On the power and efficacy of good works
For so is the will of God, that with well-doing ye may put to silence the ignorance of foolish men (I Peter 2:15).
Breathen, it is difficult to argue with an atheist; it is difficult to talk with a madman; it is difficult to persuade and embittered man with words. You will convince them more easily by deed. They may by your good works, which they shall behold, glorify God in the day of visitation (I Peter 2:12).
Do good to those who wish to argue with you, and you will win the argument. One deed of compassion will bring the madman to his senses and will pacify the embittered man more quickly than many hours of conversation. If atheism, madness and bitterness stem from ignorance, that ignorance is like a rage which can quickly be retrained by good works. If you argue with an atheist in his own rabid manner, you strengthen the rage of atheism. If you converse with a madman by derision, the darkness of his madness is increased. If you think you will overcome an embittered man with anger, you will stir up greater fire of bitterness. A meek and good deed is like water on a fire. Always remember the Holy Apostles and their successful methods of behavior toward men. If an atheist provokes you, it is not the man that provokes you but the devil; for man is by nature religious. If a madman swears at you, it is not the man that swears at you but the devil; for man is by nature reasonable. If an embittered man persecutes you, it is not the man that persecutes you but the devil; for man is by nature good. The devil provokes you to lengthy arguments and unfruitful conversations, but he flees from good deeds.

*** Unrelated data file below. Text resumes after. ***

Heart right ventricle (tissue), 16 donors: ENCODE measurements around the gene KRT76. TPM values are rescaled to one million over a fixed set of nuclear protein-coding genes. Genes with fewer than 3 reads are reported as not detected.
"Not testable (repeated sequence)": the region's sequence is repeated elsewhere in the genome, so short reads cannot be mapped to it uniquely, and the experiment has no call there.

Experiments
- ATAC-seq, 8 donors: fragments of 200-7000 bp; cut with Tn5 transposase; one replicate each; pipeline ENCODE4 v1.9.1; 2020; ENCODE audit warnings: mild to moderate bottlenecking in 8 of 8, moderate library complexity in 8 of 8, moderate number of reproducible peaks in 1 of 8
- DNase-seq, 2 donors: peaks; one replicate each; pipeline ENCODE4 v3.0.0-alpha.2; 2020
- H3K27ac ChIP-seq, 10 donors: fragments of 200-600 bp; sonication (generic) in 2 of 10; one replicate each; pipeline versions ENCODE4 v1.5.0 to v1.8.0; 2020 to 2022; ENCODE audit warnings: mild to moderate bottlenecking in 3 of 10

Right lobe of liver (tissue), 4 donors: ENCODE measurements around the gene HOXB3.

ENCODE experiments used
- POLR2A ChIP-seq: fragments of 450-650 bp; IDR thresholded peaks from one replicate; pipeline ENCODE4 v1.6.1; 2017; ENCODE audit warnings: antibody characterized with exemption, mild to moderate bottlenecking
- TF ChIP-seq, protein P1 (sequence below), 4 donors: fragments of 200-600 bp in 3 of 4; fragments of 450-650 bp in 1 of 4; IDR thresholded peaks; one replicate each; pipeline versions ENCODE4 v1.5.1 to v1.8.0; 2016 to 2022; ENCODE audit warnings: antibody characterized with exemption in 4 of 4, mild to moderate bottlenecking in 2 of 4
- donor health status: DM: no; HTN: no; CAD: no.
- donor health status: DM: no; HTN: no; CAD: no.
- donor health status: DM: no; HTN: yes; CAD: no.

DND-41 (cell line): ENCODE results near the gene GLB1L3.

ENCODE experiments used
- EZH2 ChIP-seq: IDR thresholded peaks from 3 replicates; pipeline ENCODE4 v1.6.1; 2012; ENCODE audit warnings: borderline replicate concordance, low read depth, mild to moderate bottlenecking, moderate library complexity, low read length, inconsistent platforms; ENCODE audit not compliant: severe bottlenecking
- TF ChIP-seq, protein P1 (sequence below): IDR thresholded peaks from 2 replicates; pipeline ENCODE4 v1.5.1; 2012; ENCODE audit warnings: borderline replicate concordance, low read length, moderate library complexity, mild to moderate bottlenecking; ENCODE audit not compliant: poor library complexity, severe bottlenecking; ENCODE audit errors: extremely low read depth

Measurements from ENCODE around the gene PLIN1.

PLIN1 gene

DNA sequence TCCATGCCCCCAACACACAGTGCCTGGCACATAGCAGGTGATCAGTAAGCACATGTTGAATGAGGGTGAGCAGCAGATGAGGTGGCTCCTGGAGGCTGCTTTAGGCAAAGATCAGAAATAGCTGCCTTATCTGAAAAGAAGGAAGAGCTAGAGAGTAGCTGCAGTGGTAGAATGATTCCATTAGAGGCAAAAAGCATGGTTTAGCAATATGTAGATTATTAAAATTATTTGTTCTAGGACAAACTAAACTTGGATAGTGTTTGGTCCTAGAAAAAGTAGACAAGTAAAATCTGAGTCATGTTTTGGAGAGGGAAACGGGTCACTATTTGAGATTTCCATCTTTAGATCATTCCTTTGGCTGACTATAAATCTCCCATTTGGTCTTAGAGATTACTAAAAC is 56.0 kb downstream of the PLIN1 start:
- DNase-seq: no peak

Do good in the name of Christ, and the devil will flee. Only then will you have dealings with men, with true men: pious, reasonable and good. Therefore, whatever you do, do it in the name of the Lord.